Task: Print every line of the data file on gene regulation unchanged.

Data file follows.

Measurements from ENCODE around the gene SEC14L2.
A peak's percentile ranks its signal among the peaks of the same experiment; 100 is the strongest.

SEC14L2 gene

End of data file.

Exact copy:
Measurements from ENCODE around the gene SEC14L2.
A peak's percentile ranks its signal among the peaks of the same experiment; 100 is the strongest.

SEC14L2 gene